The mechanism of brain injury in 24 infants with a diagnosis of shaken baby syndrome was investigated at the University of Iowa Hospitals and Clinics, Iowa City, IA. Half of the patients demonstrated signs of external head trauma. Intracranial injuries were indistinguishable in infants with and without evidence of external trauma. The mortality rate was the same in both groups. These findings indicated that shaking by itself is sufficient to cause severe or fatal intracranial injury and child abuse injuries associated with shaking may include direct trauma or only shaking. 
COMMENT. From an anatomical standpoint one might expect that shaking would cause damage to the brain in the distribution of the vertebral arteries. Brain stem and occipital hemorrhage or ischemia was not documented in this report however. Apparently, shaking may cause hemorrhage from various sites including the retina and the intracranial bridging veins and the subdural space. The data in this study suggests that shaking alone is sufficient to cause serious intracranial injury or death.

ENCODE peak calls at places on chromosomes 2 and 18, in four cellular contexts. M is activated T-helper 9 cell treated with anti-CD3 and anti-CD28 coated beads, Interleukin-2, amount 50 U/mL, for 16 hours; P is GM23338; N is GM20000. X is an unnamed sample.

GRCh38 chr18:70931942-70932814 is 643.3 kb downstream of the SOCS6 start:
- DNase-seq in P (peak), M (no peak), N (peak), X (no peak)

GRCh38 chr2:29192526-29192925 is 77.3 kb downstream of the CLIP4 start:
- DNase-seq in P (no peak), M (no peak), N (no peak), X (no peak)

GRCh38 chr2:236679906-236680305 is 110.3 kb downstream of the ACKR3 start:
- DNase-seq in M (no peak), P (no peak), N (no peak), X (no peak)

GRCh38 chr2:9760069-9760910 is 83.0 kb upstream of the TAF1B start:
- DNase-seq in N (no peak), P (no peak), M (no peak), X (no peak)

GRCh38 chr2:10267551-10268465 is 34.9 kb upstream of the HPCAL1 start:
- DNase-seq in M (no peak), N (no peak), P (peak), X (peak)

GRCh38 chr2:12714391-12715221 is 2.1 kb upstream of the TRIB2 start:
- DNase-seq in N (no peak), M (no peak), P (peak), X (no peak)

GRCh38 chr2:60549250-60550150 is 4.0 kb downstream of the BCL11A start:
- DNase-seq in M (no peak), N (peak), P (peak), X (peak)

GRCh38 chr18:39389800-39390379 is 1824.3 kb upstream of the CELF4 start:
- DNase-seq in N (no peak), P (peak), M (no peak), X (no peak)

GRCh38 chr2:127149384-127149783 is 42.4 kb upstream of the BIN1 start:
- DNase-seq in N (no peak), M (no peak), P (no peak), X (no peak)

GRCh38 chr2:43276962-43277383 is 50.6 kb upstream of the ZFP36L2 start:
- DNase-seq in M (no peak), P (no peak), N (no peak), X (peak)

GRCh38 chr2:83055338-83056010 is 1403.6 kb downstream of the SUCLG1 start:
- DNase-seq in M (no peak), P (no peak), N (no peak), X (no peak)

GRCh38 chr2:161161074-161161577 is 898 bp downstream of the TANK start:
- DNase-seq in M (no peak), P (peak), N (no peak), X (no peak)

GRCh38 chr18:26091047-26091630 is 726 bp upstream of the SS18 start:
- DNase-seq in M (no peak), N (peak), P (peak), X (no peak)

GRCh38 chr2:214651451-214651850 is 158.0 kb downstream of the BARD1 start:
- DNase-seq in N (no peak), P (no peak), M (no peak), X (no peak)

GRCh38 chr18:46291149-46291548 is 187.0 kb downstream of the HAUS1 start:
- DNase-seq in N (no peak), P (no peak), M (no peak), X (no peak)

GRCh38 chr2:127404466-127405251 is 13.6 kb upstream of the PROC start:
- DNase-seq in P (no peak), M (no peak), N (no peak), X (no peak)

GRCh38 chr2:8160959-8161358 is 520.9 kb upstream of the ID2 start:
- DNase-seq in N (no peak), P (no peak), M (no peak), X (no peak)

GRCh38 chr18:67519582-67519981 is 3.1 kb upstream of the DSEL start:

Brain injuries among infants, children, adolescents, and young adults are reviewed from the Department of Epidemiology School of Public Health, UCLA, Los Angeles, CA . The distribution of injuries by external cause varied with age. For infants, more than two-thirds of all brain injuries were from falls but only 8% were severe in nature. For preschool children, falls and motor vehicle accidents accounted for 51% and 22%, respectively. For school aged children five to nine years old, injuries were equally divided among motor vehicles, falls, and sports and recreation-related activities (31%, 31%, and 32%, respectively). Among adolescents aged 10-14 years, sports and recreation-related activities accounted for 43% of all brain injuries but only 7% were serious. Among young adults, 55% of injuries involved motor vehicles and one-third were serious.